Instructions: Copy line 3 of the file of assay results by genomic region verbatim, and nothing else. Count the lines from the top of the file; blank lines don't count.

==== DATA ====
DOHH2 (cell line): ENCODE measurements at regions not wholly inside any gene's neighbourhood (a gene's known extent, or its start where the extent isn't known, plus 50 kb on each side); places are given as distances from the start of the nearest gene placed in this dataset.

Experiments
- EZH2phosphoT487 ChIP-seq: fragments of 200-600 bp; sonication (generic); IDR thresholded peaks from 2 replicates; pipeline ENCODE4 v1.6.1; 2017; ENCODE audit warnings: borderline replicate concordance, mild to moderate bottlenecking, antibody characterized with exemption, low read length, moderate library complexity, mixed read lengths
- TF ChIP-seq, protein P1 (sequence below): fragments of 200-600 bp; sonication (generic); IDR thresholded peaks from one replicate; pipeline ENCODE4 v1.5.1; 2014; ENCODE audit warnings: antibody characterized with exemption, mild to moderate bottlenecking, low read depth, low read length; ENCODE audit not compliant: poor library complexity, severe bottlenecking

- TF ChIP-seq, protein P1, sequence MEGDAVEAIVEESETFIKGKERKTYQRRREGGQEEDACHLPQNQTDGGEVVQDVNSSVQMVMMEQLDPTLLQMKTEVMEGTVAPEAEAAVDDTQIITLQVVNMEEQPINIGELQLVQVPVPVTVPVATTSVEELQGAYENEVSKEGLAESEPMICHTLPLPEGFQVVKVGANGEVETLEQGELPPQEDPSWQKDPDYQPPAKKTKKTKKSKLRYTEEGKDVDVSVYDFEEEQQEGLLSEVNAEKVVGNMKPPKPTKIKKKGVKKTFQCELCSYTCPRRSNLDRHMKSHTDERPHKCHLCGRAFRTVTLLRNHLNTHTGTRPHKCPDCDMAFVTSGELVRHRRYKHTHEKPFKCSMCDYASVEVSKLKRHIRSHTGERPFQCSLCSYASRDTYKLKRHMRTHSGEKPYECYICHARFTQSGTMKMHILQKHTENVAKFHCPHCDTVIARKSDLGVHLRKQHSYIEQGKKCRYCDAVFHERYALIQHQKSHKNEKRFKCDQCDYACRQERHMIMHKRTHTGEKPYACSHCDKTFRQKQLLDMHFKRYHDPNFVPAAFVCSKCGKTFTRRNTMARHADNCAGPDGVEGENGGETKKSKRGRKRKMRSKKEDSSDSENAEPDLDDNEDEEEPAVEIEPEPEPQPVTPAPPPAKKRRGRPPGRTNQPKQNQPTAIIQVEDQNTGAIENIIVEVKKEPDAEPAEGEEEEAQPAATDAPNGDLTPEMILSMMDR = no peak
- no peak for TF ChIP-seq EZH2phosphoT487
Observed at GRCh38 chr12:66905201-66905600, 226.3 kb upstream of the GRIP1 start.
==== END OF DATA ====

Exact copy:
- EZH2phosphoT487 ChIP-seq: fragments of 200-600 bp; sonication (generic); IDR thresholded peaks from 2 replicates; pipeline ENCODE4 v1.6.1; 2017; ENCODE audit warnings: borderline replicate concordance, mild to moderate bottlenecking, antibody characterized with exemption, low read length, moderate library complexity, mixed read lengths